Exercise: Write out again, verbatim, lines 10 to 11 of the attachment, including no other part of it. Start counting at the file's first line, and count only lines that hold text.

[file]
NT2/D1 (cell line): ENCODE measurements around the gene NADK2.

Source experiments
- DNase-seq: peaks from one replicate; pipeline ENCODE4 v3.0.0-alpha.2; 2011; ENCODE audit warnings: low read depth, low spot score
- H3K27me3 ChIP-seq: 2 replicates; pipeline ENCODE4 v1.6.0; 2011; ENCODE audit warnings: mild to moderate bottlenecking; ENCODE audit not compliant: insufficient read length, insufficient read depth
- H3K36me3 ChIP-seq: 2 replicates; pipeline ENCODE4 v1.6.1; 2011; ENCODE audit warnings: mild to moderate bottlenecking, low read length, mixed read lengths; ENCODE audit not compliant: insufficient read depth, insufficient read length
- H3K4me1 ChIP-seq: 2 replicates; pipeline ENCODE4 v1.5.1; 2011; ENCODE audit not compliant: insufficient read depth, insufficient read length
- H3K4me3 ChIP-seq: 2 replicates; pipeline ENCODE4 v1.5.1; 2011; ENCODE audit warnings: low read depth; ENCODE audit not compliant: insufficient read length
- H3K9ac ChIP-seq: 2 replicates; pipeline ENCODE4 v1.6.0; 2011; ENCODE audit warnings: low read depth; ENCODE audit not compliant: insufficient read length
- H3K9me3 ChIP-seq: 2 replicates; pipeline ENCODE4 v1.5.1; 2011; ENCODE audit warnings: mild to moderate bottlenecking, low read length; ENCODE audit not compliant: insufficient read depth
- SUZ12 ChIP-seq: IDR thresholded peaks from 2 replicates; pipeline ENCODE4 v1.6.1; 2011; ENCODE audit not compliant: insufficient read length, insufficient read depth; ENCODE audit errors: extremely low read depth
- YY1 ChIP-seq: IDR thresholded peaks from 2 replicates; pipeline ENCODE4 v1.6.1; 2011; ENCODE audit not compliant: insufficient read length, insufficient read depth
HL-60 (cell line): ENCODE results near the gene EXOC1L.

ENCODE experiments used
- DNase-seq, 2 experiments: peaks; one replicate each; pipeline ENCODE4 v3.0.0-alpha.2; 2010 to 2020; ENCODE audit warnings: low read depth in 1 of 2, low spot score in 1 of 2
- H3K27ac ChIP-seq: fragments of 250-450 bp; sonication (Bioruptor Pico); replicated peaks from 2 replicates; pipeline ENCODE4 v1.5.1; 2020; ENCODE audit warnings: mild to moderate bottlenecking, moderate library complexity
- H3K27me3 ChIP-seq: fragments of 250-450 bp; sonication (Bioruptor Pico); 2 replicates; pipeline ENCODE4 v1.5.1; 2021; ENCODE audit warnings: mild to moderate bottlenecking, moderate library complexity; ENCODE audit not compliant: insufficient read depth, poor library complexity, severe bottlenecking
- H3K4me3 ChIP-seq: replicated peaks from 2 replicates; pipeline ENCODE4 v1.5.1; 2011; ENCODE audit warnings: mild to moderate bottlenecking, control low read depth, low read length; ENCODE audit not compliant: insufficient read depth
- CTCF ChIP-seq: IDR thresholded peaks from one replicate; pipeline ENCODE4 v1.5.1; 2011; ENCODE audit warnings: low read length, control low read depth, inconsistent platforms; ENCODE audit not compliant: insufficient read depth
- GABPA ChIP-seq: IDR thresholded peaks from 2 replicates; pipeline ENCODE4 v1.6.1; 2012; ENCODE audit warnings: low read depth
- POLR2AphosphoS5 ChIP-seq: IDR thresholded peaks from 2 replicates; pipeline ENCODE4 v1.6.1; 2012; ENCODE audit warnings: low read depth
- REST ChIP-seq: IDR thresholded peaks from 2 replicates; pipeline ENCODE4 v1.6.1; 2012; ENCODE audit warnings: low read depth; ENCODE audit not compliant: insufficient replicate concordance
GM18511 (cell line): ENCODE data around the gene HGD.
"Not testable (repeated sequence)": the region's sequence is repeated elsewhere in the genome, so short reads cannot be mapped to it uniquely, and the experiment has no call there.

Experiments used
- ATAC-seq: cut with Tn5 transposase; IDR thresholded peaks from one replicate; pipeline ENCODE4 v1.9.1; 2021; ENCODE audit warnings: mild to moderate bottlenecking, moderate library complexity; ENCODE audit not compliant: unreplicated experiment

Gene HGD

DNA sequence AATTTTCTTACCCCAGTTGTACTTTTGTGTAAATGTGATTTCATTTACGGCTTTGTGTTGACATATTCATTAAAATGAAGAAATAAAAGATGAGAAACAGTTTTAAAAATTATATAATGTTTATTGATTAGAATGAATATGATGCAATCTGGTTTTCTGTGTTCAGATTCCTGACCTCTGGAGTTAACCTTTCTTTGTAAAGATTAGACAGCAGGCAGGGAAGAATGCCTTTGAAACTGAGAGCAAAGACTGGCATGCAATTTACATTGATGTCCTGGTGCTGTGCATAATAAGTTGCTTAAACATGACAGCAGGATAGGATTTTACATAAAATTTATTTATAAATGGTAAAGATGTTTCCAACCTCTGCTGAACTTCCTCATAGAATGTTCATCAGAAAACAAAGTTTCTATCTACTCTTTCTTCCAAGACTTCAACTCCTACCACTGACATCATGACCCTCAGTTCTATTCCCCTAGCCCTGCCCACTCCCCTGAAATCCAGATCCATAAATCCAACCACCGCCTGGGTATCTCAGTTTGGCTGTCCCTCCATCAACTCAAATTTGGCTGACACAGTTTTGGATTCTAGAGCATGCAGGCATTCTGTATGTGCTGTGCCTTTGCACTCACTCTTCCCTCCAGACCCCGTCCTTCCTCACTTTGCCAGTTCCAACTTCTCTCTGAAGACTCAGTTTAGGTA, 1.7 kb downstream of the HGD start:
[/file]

- SUZ12 ChIP-seq: IDR thresholded peaks from 2 replicates; pipeline ENCODE4 v1.6.1; 2011; ENCODE audit not compliant: insufficient read length, insufficient read depth; ENCODE audit errors: extremely low read depth
- YY1 ChIP-seq: IDR thresholded peaks from 2 replicates; pipeline ENCODE4 v1.6.1; 2011; ENCODE audit not compliant: insufficient read length, insufficient read depth